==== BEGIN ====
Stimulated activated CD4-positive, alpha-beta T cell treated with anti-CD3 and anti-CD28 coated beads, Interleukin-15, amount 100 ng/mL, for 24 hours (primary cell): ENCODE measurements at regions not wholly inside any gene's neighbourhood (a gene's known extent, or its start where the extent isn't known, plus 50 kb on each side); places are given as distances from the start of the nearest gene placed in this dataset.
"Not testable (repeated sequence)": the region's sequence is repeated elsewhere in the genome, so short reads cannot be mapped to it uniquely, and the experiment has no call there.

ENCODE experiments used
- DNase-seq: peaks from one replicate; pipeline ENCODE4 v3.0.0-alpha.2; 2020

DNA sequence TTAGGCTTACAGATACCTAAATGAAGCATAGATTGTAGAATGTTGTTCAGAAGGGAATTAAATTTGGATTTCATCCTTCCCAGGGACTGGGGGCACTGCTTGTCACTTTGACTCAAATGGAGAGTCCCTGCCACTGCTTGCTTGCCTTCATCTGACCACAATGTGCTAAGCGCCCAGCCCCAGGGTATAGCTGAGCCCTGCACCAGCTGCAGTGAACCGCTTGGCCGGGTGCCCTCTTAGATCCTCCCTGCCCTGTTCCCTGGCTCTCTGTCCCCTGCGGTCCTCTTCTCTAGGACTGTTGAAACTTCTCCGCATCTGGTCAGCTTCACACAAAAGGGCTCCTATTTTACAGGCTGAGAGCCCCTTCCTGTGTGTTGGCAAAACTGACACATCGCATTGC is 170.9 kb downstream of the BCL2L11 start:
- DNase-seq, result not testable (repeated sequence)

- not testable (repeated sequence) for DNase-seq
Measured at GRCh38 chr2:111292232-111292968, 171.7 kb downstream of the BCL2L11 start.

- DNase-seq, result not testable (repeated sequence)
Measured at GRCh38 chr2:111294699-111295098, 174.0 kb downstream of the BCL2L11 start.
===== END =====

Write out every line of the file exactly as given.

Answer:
Stimulated activated CD4-positive, alpha-beta T cell treated with anti-CD3 and anti-CD28 coated beads, Interleukin-15, amount 100 ng/mL, for 24 hours (primary cell): ENCODE measurements at regions not wholly inside any gene's neighbourhood (a gene's known extent, or its start where the extent isn't known, plus 50 kb on each side); places are given as distances from the start of the nearest gene placed in this dataset.
"Not testable (repeated sequence)": the region's sequence is repeated elsewhere in the genome, so short reads cannot be mapped to it uniquely, and the experiment has no call there.

ENCODE experiments used
- DNase-seq: peaks from one replicate; pipeline ENCODE4 v3.0.0-alpha.2; 2020

DNA sequence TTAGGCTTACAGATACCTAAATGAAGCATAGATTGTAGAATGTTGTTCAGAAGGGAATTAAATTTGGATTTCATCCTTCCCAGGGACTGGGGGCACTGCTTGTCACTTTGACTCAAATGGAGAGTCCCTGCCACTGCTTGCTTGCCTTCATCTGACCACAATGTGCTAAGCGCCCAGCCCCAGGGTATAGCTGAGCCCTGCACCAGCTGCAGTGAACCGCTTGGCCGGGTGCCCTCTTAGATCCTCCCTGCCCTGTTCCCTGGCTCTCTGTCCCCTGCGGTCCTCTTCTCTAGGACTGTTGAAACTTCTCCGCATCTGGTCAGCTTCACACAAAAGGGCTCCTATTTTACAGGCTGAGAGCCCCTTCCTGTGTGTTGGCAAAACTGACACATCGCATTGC is 170.9 kb downstream of the BCL2L11 start:
- DNase-seq, result not testable (repeated sequence)

- not testable (repeated sequence) for DNase-seq
Measured at GRCh38 chr2:111292232-111292968, 171.7 kb downstream of the BCL2L11 start.

- DNase-seq, result not testable (repeated sequence)
Measured at GRCh38 chr2:111294699-111295098, 174.0 kb downstream of the BCL2L11 start.